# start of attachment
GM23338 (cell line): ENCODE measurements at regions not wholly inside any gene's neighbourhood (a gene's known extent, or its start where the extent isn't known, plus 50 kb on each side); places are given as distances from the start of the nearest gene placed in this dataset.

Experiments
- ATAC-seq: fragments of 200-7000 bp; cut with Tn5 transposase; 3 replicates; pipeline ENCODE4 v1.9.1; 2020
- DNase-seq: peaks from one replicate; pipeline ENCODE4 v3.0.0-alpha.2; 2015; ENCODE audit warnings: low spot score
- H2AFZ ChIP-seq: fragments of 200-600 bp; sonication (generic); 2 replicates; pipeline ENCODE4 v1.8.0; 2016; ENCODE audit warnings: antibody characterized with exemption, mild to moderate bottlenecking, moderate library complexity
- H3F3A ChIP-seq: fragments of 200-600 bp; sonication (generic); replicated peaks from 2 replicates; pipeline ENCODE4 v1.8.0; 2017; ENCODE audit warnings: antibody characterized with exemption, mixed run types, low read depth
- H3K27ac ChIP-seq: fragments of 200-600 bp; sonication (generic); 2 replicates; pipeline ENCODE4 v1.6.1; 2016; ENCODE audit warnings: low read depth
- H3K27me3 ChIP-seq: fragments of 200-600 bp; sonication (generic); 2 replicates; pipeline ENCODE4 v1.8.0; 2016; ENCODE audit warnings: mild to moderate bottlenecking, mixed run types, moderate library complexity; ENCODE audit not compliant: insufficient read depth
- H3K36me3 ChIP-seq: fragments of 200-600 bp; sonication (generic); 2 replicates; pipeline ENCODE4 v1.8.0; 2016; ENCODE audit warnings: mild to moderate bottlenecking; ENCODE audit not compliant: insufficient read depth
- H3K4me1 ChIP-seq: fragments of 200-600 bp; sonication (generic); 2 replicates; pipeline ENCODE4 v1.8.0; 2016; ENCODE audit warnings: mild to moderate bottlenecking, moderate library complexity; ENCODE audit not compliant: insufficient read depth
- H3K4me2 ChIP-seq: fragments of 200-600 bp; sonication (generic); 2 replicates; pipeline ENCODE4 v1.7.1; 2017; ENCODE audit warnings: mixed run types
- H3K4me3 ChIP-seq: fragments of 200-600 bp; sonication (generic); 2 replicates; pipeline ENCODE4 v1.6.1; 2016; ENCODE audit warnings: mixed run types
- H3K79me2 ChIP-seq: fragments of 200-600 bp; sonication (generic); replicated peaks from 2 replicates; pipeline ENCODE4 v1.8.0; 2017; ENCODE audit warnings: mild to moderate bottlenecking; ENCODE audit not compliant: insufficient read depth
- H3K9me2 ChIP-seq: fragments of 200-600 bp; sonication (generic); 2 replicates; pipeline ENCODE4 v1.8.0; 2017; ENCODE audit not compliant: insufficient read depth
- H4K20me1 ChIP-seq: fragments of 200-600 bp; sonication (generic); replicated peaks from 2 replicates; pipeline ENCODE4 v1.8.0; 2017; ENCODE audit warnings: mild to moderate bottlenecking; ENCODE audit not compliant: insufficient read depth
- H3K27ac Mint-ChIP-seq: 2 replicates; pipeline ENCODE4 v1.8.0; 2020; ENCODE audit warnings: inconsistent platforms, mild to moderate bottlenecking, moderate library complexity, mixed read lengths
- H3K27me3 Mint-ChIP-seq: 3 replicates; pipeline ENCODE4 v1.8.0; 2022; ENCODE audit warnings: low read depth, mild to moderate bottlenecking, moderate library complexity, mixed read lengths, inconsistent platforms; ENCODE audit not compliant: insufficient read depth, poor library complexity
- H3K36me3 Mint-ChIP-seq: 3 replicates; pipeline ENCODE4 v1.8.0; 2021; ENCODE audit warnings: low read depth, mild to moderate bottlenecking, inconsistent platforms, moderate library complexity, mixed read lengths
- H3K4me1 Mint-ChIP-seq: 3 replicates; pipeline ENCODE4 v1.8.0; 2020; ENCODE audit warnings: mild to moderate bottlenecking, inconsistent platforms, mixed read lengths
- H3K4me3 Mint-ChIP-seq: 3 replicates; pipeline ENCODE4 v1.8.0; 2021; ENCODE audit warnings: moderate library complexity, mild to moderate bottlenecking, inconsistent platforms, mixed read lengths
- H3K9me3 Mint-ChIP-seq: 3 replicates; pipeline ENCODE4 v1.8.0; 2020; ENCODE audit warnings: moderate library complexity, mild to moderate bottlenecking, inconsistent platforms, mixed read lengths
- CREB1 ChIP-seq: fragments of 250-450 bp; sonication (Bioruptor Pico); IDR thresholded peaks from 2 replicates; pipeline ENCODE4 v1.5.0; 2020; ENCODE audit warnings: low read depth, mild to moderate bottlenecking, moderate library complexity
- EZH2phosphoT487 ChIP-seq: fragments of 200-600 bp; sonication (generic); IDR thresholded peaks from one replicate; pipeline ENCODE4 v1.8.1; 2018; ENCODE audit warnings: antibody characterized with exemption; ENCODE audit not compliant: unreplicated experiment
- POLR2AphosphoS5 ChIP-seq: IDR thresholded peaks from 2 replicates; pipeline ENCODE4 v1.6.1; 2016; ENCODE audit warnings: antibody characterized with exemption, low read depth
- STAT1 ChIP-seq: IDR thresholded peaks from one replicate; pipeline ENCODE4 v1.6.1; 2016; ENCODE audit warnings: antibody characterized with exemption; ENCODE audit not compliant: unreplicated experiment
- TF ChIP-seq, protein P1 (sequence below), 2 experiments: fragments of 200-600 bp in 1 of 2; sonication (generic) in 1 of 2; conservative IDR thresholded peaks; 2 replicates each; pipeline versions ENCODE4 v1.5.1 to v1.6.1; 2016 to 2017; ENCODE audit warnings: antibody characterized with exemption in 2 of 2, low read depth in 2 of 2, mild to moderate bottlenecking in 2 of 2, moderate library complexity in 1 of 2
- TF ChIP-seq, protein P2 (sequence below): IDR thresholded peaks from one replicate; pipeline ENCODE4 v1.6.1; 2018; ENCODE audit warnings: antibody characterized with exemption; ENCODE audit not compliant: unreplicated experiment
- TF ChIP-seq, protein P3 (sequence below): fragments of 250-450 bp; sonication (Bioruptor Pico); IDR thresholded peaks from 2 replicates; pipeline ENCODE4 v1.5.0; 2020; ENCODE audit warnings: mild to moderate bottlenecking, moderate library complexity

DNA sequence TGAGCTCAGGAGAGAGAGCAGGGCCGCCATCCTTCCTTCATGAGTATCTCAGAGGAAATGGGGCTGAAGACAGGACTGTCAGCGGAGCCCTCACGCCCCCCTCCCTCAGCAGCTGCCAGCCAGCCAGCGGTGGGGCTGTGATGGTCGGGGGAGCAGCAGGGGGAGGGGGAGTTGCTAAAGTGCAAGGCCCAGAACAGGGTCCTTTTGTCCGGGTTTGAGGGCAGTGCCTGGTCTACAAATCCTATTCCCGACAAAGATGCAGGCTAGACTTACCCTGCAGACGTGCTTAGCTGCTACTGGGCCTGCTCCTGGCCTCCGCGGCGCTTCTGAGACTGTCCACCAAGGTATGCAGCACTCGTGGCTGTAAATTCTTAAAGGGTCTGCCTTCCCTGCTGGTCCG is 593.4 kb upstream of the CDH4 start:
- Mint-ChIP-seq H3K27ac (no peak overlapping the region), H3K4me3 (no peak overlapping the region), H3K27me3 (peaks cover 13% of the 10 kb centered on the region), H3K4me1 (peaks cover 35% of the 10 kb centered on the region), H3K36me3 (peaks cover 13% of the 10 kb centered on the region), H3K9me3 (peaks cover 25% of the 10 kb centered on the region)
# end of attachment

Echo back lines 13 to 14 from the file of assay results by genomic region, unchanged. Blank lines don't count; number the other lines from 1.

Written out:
- H3K79me2 ChIP-seq: fragments of 200-600 bp; sonication (generic); replicated peaks from 2 replicates; pipeline ENCODE4 v1.8.0; 2017; ENCODE audit warnings: mild to moderate bottlenecking; ENCODE audit not compliant: insufficient read depth
- H3K9me2 ChIP-seq: fragments of 200-600 bp; sonication (generic); 2 replicates; pipeline ENCODE4 v1.8.0; 2017; ENCODE audit not compliant: insufficient read depth